Is there a way to monitor the trunk status on a CUBE using SNMP?
#show sip-ua register status
Line peer expires(sec) reg survival P-Associ-URI
===================== ============== ================== === ======== ============
XXXXXXXXXXXX -1 476 yes normal
You may be able to use either SNMP or CLI commands to monitor a trunk, but I am not familiar enough with CUBE to say for sure. SNMP is attractive, because EEM can go some of the work by polling the SNMP OID(s) and starting up an EEM script or applet when the OID is incremented. But you will have to research what MIBs are supported on CUBE. You may have to use indirect inference on the state of the trunk, since the SIP MIBs I have seen don't always have an OID for the up/down status of objects, but usually seem to have counts of various messages, that can be used to infer the state. But I am sure you can use some CLI show commands to see the trunk state, but you will have to find a way to trigger EEM periodically and use its CLI capability to do the show command you need. Then you can use the various string and/or regular expression functions to parse the CLI response to determine if the trunk is up or down.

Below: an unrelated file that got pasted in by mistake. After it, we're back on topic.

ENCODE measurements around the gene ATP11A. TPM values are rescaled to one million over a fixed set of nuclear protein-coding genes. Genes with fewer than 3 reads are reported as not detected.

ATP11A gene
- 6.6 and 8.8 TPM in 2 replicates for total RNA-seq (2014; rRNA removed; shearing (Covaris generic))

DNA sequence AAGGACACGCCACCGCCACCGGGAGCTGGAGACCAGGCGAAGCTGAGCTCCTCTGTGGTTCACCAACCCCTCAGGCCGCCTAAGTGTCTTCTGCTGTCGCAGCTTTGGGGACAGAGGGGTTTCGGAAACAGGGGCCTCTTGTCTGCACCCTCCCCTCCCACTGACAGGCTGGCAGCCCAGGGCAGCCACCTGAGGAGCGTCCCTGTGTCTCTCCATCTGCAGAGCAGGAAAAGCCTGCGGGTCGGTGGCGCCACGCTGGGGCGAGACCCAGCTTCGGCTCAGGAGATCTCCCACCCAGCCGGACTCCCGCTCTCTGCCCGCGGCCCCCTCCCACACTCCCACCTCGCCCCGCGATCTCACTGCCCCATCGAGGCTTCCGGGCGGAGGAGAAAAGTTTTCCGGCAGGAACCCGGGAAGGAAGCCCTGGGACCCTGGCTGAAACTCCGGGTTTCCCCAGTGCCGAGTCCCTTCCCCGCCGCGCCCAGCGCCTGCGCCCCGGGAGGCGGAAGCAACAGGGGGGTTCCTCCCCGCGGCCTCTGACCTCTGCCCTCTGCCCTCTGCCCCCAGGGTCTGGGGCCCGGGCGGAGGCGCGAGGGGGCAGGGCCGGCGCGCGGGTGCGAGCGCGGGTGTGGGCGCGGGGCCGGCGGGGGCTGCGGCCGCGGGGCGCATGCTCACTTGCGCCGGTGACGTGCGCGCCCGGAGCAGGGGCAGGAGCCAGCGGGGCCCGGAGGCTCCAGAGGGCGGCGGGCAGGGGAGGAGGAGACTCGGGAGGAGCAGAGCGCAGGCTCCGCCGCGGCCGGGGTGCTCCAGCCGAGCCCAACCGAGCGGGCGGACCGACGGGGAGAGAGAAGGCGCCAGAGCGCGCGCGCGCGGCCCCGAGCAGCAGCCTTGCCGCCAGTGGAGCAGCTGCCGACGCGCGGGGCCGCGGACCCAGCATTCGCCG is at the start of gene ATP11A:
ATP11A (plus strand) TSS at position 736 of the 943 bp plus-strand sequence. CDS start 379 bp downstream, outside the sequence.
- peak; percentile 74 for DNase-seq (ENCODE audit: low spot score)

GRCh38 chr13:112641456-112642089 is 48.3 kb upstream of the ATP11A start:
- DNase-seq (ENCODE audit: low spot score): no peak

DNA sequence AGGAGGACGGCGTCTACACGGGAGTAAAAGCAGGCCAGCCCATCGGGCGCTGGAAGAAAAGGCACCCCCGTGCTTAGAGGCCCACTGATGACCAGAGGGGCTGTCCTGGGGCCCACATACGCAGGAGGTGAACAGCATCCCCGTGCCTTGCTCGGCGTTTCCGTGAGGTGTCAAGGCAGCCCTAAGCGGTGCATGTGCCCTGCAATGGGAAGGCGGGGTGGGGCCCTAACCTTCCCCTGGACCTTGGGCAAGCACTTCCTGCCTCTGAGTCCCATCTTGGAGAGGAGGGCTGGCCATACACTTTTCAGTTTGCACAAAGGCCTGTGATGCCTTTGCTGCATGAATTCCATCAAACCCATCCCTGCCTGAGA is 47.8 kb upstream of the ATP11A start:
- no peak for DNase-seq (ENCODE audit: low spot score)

I don't know why I just now got an email from Cisco on this issue, when your post was 6 months ago. I hope you have already found a solution.
Thank you for the answer. I was not able to find any SNMP OIDs that would be able to monitor the trunk registration.
It seems that there is a third-party application capable of tracking the state of registration: http://www.voipmonitor.org/
But, you are right, CLI and Event Management could be a good solution, and would be my next attempt if VoIP monitor doesn't work.
Its an old post but might help someone.
Python script that uses Netmiko to get output of "show sip-ua register status | i <trunk name>" gets the yes or no and assigns a 1 or 2 respectivily and then pushes that to an InfluxDB which Grafana graphs/alerts on
Probably better ways to do it now but still could not find a MIB and in my scenario the dial-peer would not go down (which I do have a OID for) so running this script every couple of mins with crontab gets me realtime alerting